In (a), the thermodynamic phase diagram is plotted where logarithmic and reciprocal scaling is used for the oxygen pressure and the absolute temperature, respectively. Thermodynamic stability lines for the copper-oxygen system and Pr2CuO452 are shown. Pr2CuO4 films were grown using a radio-frequency activated oxygen plasma (O*) by molecular beam epitaxy. The oxygen pressure during the synthesis is 2 × 10−6 Torr, corresponding to an equilibrium molecular oxygen pressure of 106 Torr. The synthesis temperature of Pr2CuO4 is 650–750°C. Standard annealing is carried out at temperatures between 550 and 650°C under 10−9 Torr. In the two-step annealing process53, Pr2−xCexCuO4 is annealed ex situ first at 750–850°C and 7.6 × 10−2 Torr O2 and subsequently annealed at temperatures between 450 and 700°C under high vacuum. In (b), the doping dependence of the superconducting phase diagram of Pr2-xCexCuO4 is shown for 273 different samples obtained by the standard annealing process. For 0.00 < x < 0.10, Pr2-xCexCuO4 is an antiferromagnetic insulator (AFI). For 0.11 < x < 0.23, superconductivity is induced by the standard annealing process with a maximum Tc of 25 K at x = 0.14. In (c), the doping dependence of the superconducting phase diagram of Pr2-xCexCuO4 is shown. Data points (black triangle) have been taken from16. At x = 0.00, results of 84 samples are summarized (star). Dashed lines represent the phase diagram as obtained in Fig. 1(b).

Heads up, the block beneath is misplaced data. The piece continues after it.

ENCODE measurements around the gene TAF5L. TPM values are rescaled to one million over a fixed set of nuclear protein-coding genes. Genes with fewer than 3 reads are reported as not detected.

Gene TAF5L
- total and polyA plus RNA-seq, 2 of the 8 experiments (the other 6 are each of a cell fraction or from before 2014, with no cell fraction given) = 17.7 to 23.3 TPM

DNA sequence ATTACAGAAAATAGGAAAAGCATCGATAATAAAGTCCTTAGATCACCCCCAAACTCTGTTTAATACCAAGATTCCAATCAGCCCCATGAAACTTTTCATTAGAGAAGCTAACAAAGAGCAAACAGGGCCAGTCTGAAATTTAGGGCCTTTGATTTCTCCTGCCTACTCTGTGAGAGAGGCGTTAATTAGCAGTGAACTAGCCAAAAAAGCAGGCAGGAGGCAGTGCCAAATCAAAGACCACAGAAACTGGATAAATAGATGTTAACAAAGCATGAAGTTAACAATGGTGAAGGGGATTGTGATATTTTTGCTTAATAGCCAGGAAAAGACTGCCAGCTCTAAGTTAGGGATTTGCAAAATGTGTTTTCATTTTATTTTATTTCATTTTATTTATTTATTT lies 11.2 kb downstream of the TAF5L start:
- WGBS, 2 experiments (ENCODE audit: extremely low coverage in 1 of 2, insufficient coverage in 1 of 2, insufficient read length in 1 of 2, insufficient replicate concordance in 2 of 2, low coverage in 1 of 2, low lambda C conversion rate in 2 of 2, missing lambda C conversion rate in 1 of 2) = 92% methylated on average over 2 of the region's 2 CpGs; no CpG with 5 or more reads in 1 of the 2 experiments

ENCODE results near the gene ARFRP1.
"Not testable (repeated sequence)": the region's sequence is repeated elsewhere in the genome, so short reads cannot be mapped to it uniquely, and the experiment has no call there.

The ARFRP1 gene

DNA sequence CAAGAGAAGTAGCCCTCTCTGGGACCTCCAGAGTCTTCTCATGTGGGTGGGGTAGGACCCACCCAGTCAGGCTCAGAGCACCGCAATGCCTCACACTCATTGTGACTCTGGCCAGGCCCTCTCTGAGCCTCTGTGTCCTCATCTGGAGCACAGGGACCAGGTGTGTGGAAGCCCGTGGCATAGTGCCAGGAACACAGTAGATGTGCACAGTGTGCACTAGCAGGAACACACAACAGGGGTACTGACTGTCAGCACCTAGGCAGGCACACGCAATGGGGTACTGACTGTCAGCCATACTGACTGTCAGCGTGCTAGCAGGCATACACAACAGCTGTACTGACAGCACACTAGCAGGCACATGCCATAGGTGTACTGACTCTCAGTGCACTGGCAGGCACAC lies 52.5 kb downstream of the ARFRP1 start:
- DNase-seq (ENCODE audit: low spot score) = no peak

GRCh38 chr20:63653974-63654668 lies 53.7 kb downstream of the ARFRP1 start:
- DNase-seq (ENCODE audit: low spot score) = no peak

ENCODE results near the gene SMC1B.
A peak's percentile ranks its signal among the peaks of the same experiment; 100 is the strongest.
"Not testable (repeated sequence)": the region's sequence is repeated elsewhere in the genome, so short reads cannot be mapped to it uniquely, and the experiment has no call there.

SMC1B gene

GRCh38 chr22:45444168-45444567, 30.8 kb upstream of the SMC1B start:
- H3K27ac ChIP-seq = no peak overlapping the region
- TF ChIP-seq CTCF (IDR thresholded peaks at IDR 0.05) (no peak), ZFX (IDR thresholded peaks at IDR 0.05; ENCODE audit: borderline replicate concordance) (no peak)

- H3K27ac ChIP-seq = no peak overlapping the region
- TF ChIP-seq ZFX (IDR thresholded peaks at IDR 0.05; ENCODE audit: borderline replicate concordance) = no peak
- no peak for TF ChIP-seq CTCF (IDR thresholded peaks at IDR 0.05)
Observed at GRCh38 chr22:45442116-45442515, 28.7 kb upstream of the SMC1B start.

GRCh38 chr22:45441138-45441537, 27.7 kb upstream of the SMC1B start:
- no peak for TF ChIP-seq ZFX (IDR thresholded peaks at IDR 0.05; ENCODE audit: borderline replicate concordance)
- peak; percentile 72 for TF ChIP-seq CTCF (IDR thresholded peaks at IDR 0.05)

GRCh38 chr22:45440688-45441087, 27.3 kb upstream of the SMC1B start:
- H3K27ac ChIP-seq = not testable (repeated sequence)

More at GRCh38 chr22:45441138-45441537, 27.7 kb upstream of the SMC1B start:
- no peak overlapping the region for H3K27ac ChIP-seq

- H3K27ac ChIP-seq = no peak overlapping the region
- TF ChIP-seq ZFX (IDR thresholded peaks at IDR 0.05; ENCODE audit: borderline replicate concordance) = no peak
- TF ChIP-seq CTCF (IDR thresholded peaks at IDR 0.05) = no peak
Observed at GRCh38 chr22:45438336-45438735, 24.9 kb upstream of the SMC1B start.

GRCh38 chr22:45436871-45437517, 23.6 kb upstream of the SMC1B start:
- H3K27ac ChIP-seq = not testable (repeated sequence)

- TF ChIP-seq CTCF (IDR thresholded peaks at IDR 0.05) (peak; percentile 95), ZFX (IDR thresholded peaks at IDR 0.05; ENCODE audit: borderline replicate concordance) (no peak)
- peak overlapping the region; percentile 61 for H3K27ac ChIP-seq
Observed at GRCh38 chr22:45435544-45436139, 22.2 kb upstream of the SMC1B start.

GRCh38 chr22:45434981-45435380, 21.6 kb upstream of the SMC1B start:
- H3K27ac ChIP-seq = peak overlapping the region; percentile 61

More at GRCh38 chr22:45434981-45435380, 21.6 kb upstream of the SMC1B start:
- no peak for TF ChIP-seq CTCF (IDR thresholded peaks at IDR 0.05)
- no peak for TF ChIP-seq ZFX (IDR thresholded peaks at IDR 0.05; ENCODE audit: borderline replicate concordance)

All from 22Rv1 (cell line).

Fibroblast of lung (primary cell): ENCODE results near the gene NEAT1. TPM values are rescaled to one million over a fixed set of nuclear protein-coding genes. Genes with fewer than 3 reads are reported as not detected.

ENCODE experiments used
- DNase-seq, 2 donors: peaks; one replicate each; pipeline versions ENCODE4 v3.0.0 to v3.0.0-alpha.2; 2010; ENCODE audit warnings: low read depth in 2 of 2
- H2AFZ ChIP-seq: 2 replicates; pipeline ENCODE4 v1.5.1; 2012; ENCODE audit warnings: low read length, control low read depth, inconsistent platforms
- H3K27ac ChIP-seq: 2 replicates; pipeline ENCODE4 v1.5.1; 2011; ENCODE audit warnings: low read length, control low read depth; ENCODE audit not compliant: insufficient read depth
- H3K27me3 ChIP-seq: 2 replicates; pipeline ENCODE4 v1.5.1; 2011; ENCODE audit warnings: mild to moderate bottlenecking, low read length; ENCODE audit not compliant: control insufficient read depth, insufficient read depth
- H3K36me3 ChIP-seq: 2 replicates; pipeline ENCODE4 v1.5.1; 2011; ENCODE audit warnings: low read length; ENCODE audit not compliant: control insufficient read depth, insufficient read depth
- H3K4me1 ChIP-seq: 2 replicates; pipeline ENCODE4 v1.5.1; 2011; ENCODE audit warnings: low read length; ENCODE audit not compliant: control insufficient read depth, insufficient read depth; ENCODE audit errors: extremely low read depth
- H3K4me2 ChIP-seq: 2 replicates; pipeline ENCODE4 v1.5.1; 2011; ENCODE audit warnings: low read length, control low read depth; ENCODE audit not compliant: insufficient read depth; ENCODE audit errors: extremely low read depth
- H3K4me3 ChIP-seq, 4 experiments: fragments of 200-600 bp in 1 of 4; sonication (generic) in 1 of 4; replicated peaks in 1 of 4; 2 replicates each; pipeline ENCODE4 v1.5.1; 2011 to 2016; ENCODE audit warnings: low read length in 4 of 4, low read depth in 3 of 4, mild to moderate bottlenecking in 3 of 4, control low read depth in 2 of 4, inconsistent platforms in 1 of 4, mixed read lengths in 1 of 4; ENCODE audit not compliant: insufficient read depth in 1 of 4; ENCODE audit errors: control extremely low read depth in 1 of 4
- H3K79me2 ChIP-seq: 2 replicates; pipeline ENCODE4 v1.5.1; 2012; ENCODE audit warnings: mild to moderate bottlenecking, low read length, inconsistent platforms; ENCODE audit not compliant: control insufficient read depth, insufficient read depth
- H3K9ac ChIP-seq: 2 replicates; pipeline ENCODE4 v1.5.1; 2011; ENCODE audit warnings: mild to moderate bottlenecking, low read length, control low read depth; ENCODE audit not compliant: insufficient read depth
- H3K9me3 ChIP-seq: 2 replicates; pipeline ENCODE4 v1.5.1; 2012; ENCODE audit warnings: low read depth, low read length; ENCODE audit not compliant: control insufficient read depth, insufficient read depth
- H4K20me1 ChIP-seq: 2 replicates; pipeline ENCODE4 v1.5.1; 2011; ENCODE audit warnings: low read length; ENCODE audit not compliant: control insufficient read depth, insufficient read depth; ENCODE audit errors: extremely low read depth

Comparing the influence of doping to the influence of annealing to Pr2CuO4 reveals that a hidden, hole-like Fermi surface may be present. The Ce doping dependence of the evolution of the Fermi surface of Nd2-xCexCuO4 has been reported by Armitage et al.27 for x = 0.04, x = 0.10 and x = 0.15. Traces (small but finite density of states) of a hole-like Fermi surface can be detected even for x = 0.04 27. However, such a sample is neither metallic nor superconducting owing to the annealing conditions applied. The hidden Fermi surface suggests that the applied annealing conditions were not optimal. Commonly, the observed Hall coefficient14 is negative for x = 0.04. The negative Hall coefficient can be attributed to “hot spots” located at (π, 0) and (0, π). The overall contribution to the Hall coefficient of those hot-spots is significant for Pr2-xCexCuO4 as the Hall coefficient is negative up to x ≈ 0.17 (Fig. 2b). The Hall coefficients RH taken on superconducting Pr2CuO4 show unambiguously that the origin of metallic conduction and superconductivity itself is not electron doping but points towards a redistribution of spectral weight from those anti-ferromagnetic “hot-spots” into the hole-like Fermi-surface25. Figure 2(c) shows the temperature dependence of RH for superconducting Pr2CuO4 and the Hall coefficient of standard annealed Pr2-xCexCuO4 is shown in Figs. 2a and b. For standard annealed Pr2-xCexCuO4, the highest Tc is at x = 0.15 and those samples have a negative RH, while RH is positive in superconducting Pr2CuO4. Moreover, the Hall coefficient remains positive even after cerium doping (Fig. 2d) when an elaborate annealing process has been applied16. In general, the Hall conductivity of a metal is expressed28,29,30 as a function of the Fermi topology (k)/dk and the anisotropic relaxation time τ(k) at Fermi surface. The different signs of RH observed for the superconducting Pr2CuO4 and the standard annealed superconducting Pr2-xCexCuO4 emphasize that superconductivity in Pr2CuO4 is induced via another route than doping. In other words, the role of the 2-step annealing is not that of doping electron carriers via possible formation of oxygen vacancies at the regular oxygen sites. Moreover, the positive Hall coefficient of superconducting Pr2CuO4 reflects the situation of a hole like Fermi surface which develops upon removal of apical oxygen, which is in contrast to the hole-doped analogues, where both, the oxygenated T-La2CuO4 + δ and optimally Sr-doped La1.85Sr0.15CuO4 have positive RH31,32: the additional oxygen acts as a dopant for holes and in a similar way as Sr doping. We like to highlight the fact that the temperature dependence of the Hall coefficient is not that of a simple metal but rather demonstrates the competition between a hole-like metal and an antiferromagnetic insulator. This asymmetric scenario1,33,34,35 between square- and octahedral coordinated cuprates also shows that their electronic correlations are entirely different3. The absence of a doping mechanism in our elaborate annealing process is independently supported by the fact that the in-plane lattice constants of as-grown and annealed Pr2CuO4 films are constant upon annealing as it is well known that electron-doping stretches and hole-doping shrinks the Cu-O bonds in the CuO2 planes due to accumulation or depletion of electrons to/from the Cu-O anti-bonding bands36. The presence of additional oxygen in as-grown Pr2CuO4 is well established23,24 as is its removal by annealing. We visualized our annealing scenario in Fig. 3a. The as-grown crystal contains more than the stoichiometric amount of oxygen which are randomly distributed at apical sites (Fig. 3a). After the first annealing step we find that the lattice parameters are nearly unchanged (Fig. 3f) when compared to the as-grown sample (Fig. 3e). However, its resistivity value is significantly higher (Fig. 3c). We explain such behavior by the introduction of oxygen vacancies in the CuO2 plane since such defects would disturb electronic conduction severely. The second annealing step does repair those in-plane defects by relocating apical oxygen atoms to the planes and consequently the resistivity is lowered significantly (Fig. 3d). This final step creates a situation similar to what has been observed after an annealing treatment37 for the cerium doped superconductors38. Overall we do observe that the c-axis lengths decreases upon annealing (Fig. 3 e–g) and that has been unambiguously proven to be associated to the removal of apical oxygen by neutron scattering23,24. A typical value of the oxygen off-stoichiometry estimated from neutron scattering experiments of as-grown Nd2CuO4 + δ single crystals is δ ≈ 0.05, which indicates that one Cu ion out of ten unit cells is pyramidal coordinated. Experimentally, this is a sufficient condition to stabilize a long-range antiferromagnetic order even at Ce doping levels of x = 0.1539. In Ref. 39 it was shown that even for x = 0.15 the as-grown cuprate is an antiferromagnetic insulator with a TN = 150 K. After annealing, however, the cuprate system goes into the superconducting state. The only chemical difference is that occupied apical oxygen sites have been evacuated during that annealing process. Those occupied apical oxygen sites break the symmetry for all nearest and next-nearest-neighbor Cu plaquettes. Such a locally broken symmetry localizes electrons primarily on one Cu site and induce a gap in the Fermi surface. Therefore, the doping process in electron doped cuprates might be considered as a band filling process, as its ground state is already a metal40.